Massachusetts Lawmakers Reach Compromise On State Budget
Boston, MA – Eighteen days late, the now-finalized Massachusetts budget plan has passed both the House and the Senate. Since the finalized bill was so overdue, the MA House and Senate had to deviate from the normal state rules to vote on the proposed legislation the same day it was completed. Since the fiscal year began on July 1st, Massachusetts had been left as the only state without a finalized budget plan already established.
The 2019 fiscal year budget compromise, which amounts to approximately 41.9 billion dollars, increases spending by over 4 percent from the original budget plan. $250,000 of this money will be allotted to aiding homeless youth who identify as part of the LGBTQ+ (lesbian, gay, bisexual, transgender, queer or questioning) community. The Massachusetts Housing and Shelter Alliance will be in charge of managing the use of these funds through their “Home and Healthy for Good” program. The organization states that their method of supplying housing and additional resources to individuals’ in groups that face persistent homeless (such as LGBTQ+ youth) “is less costly and more effective than managing their homelessness and health problems on the street or in shelter."
The new budget also includes a clause which extends MA juvenile courts’ right to hear cases regarding the immigration status of unaccompanied, undocumented minors up to age 21. These individuals are often able to gain special immigration status, so long as they are unmarried. This new provision aims to protect undocumented youth between the ages of 18-21, as recent legislation by President Donald Trump barred states from hearing these individuals unless state law law had an explicit provision allowing the courts to do so. However, the compromise budget also did not include a proposed amendment to protect undocumented immigrants from being asked by a law enforcement official about their immigration status without prior consent and legal protections. Senator Jamie Eldridge, who proposed this amendment, was the only senator who voted against the finalized budget.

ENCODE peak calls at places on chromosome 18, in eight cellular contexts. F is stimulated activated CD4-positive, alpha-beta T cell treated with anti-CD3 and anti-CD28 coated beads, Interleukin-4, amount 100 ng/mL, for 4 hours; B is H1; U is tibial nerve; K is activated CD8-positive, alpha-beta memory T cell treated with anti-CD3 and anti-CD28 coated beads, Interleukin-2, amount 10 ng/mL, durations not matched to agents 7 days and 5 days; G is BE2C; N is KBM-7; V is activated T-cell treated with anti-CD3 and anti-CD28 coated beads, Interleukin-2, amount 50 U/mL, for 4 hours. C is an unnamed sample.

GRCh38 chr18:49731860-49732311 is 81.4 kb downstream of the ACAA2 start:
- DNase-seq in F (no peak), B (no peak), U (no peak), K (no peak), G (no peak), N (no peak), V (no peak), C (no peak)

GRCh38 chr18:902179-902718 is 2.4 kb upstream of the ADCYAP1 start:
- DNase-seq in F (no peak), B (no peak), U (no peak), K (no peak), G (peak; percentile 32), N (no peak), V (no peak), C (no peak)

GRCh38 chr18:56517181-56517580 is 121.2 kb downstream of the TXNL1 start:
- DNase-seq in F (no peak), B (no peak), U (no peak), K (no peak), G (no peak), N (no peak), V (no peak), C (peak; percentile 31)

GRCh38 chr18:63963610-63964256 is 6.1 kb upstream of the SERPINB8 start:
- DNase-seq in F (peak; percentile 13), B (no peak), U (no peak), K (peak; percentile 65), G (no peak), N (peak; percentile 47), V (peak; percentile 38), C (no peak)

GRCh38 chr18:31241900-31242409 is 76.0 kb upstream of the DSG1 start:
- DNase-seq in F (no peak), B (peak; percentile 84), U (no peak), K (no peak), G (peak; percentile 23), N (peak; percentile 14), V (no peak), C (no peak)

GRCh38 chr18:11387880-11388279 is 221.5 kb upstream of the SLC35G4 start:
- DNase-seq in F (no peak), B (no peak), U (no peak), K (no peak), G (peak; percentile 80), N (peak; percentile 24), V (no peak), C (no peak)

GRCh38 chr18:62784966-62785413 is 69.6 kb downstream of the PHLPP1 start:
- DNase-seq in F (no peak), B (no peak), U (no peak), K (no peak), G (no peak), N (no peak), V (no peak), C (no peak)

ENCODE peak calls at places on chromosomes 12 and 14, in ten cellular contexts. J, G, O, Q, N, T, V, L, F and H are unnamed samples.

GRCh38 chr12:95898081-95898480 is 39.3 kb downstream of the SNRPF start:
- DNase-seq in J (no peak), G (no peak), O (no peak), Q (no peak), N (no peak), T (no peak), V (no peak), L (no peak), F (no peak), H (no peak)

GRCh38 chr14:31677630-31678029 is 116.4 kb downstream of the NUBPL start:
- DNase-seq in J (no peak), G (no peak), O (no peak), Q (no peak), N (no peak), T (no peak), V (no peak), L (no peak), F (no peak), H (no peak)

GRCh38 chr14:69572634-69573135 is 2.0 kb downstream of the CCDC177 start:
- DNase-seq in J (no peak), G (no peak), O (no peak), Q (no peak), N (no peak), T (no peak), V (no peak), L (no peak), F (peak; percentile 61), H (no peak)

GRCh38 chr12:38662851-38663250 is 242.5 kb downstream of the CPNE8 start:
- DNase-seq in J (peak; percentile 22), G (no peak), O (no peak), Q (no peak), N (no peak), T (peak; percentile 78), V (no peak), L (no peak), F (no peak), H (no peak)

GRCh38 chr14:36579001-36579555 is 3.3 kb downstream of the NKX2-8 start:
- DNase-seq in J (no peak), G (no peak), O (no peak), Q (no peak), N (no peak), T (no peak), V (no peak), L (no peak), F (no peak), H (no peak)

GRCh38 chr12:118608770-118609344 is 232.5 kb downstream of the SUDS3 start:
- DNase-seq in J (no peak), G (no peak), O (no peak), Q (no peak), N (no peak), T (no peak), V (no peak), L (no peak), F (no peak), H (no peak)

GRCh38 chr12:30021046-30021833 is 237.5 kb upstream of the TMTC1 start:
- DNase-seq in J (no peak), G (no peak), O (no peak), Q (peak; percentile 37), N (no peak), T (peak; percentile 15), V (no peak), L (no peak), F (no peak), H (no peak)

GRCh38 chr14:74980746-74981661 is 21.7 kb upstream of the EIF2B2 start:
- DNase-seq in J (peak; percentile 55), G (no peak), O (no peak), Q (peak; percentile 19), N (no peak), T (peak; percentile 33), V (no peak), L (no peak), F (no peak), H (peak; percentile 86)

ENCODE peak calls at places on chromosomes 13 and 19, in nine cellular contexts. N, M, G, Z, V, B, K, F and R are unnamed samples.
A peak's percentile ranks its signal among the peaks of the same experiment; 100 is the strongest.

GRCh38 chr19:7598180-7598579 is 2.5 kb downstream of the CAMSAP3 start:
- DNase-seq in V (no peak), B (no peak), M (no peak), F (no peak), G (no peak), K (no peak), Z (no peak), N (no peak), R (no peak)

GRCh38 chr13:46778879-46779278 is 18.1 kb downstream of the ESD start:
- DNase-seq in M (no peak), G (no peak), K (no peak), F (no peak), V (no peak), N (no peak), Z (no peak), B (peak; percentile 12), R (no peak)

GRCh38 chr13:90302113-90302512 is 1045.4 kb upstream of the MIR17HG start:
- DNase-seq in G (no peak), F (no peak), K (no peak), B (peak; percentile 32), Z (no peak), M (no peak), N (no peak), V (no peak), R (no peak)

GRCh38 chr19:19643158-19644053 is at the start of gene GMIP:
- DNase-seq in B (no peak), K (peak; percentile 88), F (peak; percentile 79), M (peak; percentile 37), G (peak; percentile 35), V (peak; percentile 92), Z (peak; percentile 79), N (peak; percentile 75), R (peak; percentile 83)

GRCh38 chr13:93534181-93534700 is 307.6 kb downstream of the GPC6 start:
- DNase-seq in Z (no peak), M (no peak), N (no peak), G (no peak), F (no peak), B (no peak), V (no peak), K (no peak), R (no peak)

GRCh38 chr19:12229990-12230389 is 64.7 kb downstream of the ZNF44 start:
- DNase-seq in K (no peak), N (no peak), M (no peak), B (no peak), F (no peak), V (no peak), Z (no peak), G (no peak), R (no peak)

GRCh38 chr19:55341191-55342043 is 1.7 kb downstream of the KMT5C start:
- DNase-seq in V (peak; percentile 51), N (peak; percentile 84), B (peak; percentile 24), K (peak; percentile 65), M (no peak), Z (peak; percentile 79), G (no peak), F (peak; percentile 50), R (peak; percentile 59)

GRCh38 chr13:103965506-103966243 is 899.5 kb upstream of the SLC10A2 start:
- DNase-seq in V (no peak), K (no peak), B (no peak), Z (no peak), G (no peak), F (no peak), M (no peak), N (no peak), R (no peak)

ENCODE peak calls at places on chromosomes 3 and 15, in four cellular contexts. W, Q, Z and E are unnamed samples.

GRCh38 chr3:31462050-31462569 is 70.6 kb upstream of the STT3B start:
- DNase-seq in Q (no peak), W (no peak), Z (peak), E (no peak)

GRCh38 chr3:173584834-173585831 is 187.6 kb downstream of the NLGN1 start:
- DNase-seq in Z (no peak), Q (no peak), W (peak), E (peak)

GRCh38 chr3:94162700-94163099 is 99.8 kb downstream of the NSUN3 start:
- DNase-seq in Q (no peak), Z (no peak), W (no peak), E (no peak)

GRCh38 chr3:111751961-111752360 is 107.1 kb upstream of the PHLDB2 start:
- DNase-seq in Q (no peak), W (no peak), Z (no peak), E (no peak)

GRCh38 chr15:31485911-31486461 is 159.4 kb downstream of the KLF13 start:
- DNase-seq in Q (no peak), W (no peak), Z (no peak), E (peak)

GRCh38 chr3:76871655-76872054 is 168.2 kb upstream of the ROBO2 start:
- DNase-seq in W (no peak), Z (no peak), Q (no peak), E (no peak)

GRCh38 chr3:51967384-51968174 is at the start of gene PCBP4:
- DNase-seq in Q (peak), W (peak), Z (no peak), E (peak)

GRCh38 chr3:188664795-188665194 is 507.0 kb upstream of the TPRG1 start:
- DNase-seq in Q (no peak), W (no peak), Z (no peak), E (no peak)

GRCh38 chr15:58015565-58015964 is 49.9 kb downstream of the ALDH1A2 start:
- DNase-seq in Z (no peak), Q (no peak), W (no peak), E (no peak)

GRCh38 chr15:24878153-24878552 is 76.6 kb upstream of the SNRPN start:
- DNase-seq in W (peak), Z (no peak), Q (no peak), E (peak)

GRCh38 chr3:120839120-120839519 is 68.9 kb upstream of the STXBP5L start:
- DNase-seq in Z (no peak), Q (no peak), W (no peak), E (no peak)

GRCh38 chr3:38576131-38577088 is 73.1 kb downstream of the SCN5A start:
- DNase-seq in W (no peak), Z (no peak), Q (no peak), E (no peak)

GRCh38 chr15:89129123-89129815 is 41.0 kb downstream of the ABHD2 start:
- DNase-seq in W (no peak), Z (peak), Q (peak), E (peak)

The budget is now pending the approval of Mass Gov. Charlie Baker, who has ten days to make a decision.